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DANIEL L. HOFFMAN, The Status of Women and Gnosticism in Irenaeus and Tertullian (Studies in Women and Religion 36; Lewiston/ Queenston/ Lampeter:

Mellen, 1995). Pp. [viii] + χ + 240. $89.95.

The impetus for Daniel Hoffman's Ph.D. research, the results of which have now appeared in revised form, was Elaine Pagels's book The Gnostic Gospels (New York:

Random House, 1979). H. analyzes one chapter of Pagels's book in which she argues that the higher status of women in gnostic communities, compared to orthodox communities, is linked to positive feminine imagery in gnostic cosmologies. But H. attempts more than a critique of Pagels; he fully explores the views of Irenaeus and Tertullian on the role of women in the church. Pagels's strongly stated thesis (Gnostic Gospels, 59) is that gnostic ideas were condemned as heretical because gnostic Christians derived "social consequences from

in terms that included the feminine element." H. argues

that female elements are treated negatively in most gnostic cosmologies. The pair God the Father-God the Mother is rare. What Pagels sees as exceptions (e.g., "de­ stroy the works of femaleness," Dial. Sav. 144.16-20) H. shows to be the rule, and in this he follows some early reviewers of The Gnostic Gospels. Kathleen McVey, for example ("Gnosticism, Feminism and Elaine Pagels," TToday 37 [1981] 498-502) made important points about the patriarchal nature of most gnostic cosmologies. H. simply adds more evidence from Nag Hammadi texts that contain antifemale state­ ments. Of course, Gnostics might have negative views of female cosmic powers yet still allow actual women to have prominent roles, as Frederik Wisse notes ("Flee Femininity," Images of the Feminine in Gnosticism [ed. Karen L. King; Philadelphia:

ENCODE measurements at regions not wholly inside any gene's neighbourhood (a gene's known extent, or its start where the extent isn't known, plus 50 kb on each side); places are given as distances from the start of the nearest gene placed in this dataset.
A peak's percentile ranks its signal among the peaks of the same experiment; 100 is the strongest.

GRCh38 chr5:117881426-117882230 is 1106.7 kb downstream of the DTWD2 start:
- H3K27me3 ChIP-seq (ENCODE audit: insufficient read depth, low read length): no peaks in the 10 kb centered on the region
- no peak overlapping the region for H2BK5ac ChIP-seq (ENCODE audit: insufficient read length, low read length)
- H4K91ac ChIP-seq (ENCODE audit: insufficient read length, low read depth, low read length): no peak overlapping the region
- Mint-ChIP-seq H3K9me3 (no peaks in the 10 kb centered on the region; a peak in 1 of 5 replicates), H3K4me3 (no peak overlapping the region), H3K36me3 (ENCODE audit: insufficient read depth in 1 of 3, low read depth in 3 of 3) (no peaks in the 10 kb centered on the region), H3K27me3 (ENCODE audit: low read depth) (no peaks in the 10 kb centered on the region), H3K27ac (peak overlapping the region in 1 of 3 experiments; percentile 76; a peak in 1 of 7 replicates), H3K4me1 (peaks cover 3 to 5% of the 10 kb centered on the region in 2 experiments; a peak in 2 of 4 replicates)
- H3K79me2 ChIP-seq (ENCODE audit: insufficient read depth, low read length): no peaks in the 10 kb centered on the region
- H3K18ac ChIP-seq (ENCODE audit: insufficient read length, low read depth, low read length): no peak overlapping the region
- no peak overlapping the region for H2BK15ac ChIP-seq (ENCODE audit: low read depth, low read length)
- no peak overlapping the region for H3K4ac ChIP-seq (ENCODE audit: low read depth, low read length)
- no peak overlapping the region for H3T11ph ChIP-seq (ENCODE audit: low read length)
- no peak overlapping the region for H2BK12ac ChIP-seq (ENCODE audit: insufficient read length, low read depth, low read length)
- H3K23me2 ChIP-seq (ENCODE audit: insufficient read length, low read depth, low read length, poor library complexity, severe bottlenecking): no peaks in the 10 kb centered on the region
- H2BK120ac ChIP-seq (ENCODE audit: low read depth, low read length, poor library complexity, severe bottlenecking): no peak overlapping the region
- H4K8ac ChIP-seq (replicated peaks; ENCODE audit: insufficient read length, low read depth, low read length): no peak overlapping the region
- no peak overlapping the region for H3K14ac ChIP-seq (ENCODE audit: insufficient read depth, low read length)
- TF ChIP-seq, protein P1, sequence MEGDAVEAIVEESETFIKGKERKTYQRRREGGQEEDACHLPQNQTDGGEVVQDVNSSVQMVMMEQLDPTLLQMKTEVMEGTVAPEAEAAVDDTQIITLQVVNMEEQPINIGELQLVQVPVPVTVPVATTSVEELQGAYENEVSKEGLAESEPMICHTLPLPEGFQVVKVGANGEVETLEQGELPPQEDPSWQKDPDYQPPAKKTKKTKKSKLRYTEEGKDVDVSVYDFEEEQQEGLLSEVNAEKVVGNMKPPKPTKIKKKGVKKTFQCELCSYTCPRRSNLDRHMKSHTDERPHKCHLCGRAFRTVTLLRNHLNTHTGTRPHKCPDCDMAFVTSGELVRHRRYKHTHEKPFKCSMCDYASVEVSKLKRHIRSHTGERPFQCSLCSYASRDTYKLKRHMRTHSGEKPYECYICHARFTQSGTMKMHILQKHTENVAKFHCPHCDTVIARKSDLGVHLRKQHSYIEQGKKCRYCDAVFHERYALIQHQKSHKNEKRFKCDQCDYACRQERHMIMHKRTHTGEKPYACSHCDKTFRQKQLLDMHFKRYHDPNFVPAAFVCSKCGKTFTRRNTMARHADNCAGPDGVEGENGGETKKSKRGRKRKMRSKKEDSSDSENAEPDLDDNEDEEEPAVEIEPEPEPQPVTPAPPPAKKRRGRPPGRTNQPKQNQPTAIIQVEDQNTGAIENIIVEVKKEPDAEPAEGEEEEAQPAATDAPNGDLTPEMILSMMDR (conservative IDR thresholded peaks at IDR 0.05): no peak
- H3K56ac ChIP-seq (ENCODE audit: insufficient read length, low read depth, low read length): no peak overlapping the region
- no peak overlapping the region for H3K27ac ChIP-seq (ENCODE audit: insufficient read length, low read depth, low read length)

their conception of God

Fortress, 1988] 203). The more valuable part of H.'s work is the close examination of the role of women in orthodox and gnostic circles according to Irenaeus and Tertullian. The primary source in Irenaeus is his account of Marcus and his sect (Adv. Haer 1). Whereas Pagels (Gnostic Gospels, 60) sees women celebrating the Eucharist among the Marcosians, H. suggests that the rite was a reenactment of gnostic cosmogony and, therefore, that the women's roles involved no priestly status. He shows that the rites of the Marcosians are open to various interpretations, as is the role of women

in those rites. H. also corrects Pagels's statement (Gnostic Gospels, 59) that Irenaeus' church forbade women to prophesy in church and demonstrates that Irenaeus has been cited selectively. The same "selective" principles are apparent in Pagels's use of Tertullian. It is easy to cite Tertulliano description of "heretical women" (Depraescr. 41, quoted by Pagels, Gnostic Gospels, 60): "They have no modesty; they are bold enough to teach, to engage in argument, to enact exorcisms, to undertake cures, and, it may be, even to baptize," and to argue that he condemned Gnostics because they gave women prominent roles, but then one must ignore Tertulliano challenge to Marcion (Adv. Marc. 5.8): "Let him also prove to me that in his presence some women


Christ and God and the Spirit and the apostle will belong to my God." H. argues that Tertullian's primary concern is a disciplined life for both Christian men and women and that "intolerant expressions directed toward women" (p. 182) are rhetorical flour­ ishes occasioned by his sense of impending crisis.